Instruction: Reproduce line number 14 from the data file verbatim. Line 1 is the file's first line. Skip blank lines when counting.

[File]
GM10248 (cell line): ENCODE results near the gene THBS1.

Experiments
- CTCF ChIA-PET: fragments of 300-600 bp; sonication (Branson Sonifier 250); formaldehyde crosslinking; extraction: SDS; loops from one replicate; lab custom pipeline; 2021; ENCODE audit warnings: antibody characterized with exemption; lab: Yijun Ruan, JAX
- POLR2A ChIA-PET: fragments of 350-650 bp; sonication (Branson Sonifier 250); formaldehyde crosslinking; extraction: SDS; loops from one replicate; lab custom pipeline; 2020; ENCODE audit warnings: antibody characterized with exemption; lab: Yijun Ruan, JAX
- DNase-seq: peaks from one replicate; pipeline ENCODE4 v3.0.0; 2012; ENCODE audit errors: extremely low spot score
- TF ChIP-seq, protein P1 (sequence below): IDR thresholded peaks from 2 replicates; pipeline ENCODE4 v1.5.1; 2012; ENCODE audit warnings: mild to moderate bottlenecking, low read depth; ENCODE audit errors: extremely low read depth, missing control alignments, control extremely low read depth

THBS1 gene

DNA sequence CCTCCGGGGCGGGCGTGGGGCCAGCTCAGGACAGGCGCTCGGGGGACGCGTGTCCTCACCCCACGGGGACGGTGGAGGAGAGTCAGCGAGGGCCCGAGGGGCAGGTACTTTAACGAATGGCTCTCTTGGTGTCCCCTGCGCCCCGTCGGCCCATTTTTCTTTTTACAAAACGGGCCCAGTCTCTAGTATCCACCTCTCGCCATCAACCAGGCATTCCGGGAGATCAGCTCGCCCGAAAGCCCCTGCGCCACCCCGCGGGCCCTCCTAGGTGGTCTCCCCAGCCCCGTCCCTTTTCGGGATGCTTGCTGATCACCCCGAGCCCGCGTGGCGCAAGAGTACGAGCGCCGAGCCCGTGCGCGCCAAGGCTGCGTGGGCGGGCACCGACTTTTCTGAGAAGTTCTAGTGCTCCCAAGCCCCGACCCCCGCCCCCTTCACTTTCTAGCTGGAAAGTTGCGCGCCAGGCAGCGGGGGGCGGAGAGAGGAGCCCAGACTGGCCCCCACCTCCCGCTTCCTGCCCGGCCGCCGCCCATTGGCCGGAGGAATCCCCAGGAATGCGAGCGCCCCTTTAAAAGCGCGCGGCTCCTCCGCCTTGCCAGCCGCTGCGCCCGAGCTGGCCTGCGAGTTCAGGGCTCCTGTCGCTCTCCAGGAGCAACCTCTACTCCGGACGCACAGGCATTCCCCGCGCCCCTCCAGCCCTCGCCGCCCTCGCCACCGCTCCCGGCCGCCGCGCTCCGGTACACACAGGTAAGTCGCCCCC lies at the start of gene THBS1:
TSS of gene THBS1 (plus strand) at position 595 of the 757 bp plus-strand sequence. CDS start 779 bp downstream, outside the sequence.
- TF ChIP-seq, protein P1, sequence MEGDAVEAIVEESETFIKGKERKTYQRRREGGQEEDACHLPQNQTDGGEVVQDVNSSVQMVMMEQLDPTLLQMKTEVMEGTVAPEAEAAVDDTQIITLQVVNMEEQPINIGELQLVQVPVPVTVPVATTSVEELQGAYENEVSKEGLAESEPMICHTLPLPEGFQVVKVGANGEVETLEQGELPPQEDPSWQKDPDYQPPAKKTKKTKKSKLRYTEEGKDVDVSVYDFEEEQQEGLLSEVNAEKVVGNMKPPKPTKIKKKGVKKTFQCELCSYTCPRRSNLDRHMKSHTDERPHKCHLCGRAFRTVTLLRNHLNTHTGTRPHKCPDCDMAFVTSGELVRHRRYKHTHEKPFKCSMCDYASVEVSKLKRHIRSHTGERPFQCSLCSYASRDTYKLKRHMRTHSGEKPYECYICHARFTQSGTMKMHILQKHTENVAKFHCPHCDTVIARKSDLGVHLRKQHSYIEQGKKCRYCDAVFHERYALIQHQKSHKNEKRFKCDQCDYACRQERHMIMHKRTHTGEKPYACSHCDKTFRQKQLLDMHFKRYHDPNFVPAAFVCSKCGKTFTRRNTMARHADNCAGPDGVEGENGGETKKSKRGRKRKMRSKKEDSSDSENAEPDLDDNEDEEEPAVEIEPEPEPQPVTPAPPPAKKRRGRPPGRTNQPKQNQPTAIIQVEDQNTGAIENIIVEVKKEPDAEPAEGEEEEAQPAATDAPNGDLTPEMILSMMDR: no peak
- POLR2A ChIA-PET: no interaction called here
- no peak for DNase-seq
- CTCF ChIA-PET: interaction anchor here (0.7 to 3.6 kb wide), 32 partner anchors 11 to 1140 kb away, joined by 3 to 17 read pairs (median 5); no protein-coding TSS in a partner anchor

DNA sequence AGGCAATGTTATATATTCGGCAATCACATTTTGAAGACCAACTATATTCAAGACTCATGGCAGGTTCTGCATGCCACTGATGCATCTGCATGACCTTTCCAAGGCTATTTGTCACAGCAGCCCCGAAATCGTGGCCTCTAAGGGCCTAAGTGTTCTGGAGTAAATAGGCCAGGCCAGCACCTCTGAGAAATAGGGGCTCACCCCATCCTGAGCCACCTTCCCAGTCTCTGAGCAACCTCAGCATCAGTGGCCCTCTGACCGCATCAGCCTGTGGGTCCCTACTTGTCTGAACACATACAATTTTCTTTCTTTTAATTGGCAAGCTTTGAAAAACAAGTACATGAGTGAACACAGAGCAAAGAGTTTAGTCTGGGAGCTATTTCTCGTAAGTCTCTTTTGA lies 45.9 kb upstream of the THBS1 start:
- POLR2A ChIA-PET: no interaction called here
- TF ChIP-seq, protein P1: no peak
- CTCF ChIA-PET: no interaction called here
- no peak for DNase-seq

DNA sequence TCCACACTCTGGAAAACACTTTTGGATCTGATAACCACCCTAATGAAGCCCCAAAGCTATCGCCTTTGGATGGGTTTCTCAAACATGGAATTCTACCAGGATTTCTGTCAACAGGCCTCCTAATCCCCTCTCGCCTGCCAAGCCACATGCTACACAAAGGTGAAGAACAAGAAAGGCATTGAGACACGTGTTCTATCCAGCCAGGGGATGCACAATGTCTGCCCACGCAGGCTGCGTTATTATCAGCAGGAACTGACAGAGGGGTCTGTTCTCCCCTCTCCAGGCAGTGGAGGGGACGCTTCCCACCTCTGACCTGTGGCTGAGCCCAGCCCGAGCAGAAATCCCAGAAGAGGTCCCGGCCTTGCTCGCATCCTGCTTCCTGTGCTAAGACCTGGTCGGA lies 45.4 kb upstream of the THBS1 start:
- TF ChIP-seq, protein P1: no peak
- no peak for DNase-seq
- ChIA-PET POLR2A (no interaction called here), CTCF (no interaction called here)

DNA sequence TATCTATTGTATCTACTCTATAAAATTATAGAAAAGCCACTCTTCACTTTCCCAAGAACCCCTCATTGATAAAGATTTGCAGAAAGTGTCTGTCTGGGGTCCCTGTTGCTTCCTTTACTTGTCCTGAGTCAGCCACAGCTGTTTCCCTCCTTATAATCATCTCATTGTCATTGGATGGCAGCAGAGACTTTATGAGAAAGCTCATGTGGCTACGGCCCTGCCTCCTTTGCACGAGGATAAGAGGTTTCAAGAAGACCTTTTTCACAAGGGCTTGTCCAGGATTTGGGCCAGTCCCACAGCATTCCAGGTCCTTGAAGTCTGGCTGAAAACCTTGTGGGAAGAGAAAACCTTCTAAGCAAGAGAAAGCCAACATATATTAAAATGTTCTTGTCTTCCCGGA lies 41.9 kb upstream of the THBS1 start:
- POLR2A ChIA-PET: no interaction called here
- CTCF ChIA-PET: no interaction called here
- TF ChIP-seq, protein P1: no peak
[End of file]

DNA sequence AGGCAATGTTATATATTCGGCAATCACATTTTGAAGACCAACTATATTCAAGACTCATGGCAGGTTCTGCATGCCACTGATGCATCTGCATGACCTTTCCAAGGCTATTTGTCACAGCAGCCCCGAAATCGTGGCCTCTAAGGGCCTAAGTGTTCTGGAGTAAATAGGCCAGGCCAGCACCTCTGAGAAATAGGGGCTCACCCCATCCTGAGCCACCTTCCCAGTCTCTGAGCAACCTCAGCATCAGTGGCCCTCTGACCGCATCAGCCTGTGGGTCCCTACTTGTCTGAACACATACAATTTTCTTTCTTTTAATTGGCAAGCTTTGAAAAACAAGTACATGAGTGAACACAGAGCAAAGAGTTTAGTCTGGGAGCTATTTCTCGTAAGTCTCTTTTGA lies 45.9 kb upstream of the THBS1 start: